Clinical improvement is expected within 48 hours of antibiotic administration. When patients do not improve after two days of antibiotic treatment, clinicians should consider whether the current regimen covers the causative pathogens or whether it is a bacterial infection or other pneumonia-like illnesses. Therefore, it is important to review the effectiveness of current treatment. For instance, if patients do not improve on beta-lactam/beta-lactamase inhibitor plus macrolide after two days of treatment initiation, clinicians should consider whether the infection is caused by antimicrobial pathogens such as Pseudomonas aeruginosa, methicillin-resistant Staphylococcus aureus (MRSA) or macrolide-resistant atypical pathogen  – and modify the antibiotic regimen accordingly. Clinicians should consider switching to a broad-spectrum antibiotic to cover multidrug-resistant (MDR) pathogens or a different antibiotic class to cover macrolide-resistant atypical pathogens.


Q4. What measures have been adopted to curb the emergence of antibacterial-resistant pathogens?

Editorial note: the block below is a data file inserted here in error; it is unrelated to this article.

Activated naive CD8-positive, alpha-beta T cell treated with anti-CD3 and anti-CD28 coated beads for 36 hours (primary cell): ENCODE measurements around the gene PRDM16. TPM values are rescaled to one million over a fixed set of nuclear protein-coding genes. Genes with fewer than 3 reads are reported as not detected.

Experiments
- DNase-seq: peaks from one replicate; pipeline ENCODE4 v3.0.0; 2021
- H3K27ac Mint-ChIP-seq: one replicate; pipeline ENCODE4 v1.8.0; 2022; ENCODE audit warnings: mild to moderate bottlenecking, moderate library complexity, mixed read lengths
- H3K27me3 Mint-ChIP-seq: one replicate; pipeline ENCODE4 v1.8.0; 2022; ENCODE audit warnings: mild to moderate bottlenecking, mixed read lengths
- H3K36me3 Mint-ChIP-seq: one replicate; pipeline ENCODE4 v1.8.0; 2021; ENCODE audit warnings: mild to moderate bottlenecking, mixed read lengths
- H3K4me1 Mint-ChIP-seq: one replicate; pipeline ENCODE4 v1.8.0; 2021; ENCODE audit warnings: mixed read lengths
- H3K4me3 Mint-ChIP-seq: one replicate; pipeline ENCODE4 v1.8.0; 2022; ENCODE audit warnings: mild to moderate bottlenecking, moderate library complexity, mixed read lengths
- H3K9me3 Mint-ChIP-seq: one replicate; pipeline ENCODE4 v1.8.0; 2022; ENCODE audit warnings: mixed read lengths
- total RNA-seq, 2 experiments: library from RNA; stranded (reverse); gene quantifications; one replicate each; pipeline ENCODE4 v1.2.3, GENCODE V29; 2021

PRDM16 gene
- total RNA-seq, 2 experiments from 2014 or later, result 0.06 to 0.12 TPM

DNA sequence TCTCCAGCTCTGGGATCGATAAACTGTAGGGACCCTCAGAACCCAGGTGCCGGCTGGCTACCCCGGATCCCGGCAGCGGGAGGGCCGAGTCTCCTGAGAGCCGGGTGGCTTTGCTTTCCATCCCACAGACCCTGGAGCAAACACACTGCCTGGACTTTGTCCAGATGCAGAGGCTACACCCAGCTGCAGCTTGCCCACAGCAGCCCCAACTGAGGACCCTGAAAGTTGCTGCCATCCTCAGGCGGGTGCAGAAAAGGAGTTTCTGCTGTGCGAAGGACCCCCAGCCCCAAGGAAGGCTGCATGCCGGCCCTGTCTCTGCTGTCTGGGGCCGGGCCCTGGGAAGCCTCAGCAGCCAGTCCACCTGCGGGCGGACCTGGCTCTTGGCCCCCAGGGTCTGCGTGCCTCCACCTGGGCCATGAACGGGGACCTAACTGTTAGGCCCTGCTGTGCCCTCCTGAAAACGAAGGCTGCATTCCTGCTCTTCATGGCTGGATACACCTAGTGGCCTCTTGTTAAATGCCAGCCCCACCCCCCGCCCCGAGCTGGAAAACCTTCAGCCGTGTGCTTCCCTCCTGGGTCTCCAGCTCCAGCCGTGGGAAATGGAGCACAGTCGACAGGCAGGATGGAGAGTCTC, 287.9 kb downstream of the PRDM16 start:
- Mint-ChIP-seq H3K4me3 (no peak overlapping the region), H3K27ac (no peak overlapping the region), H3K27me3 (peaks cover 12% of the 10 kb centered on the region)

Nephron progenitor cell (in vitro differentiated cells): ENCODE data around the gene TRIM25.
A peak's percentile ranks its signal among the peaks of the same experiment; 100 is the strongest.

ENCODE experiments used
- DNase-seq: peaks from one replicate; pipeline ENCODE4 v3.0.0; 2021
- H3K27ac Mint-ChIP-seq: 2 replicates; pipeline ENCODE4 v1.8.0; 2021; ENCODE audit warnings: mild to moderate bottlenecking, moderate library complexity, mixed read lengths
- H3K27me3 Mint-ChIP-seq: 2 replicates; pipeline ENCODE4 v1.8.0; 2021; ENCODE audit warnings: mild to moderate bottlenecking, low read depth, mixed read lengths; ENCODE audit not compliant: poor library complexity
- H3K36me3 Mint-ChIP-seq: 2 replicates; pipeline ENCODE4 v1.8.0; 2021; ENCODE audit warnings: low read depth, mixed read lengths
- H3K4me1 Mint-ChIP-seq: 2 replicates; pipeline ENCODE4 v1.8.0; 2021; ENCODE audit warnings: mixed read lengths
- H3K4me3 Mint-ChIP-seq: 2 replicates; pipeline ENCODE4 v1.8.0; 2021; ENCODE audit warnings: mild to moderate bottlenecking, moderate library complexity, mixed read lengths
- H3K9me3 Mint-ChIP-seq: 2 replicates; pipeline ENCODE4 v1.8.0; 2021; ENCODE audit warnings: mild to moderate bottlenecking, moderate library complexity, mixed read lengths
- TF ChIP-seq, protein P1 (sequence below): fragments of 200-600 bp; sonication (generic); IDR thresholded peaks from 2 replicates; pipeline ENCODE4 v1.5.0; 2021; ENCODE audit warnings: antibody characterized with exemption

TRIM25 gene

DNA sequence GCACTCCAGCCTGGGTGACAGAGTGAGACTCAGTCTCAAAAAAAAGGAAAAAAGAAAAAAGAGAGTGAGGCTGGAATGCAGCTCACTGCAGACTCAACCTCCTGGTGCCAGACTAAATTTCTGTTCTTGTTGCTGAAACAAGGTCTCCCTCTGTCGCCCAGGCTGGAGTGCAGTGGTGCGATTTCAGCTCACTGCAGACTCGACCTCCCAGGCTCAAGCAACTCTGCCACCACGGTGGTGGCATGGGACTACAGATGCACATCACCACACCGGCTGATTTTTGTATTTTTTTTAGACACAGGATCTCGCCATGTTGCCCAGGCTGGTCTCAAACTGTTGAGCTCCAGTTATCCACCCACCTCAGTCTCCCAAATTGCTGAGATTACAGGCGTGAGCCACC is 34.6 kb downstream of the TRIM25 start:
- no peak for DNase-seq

Frankly speaking, there is only a 50% possibility of identifying the causative pathogen from blood, urine or sputum culture before the initiation of antibiotics. For instance, although we may be able to isolate bacteria in a sputum sample, the isolates may potentially be colonising bacteria of the upper airways. As such, we do not await culture results before initiating antibiotics because empiric antibiotics given within four hours of disease onset can greatly decrease mortality. The switch of antibiotic treatment should be based on clinical judgement until rapid tests with quick turnaround time such as polymerase chain reaction (PCR) tests are available in the future to confirm the presence of drug-resistant pathogens.

The guidelines should be followed closely in the presence of MDR pathogens – which is not a major concern in CAP currently. However, clinicians should be cautious in managing patients who live in nursing homes, those who are frequently rehospitalised, those who have frequent hospital visits (e.g., patients requiring dialysis) or patients who have received antibiotic treatment within the last three months – these group of patients are more likely to have MDR infections. The antibiotic regimen for these patients should be individualised based on their conditions. For instance, first-line treatment with fluoroquinolones can be considered in patients with penicillin allergy as fluoroquinolones have a broad coverage of both typical and atypical pathogens.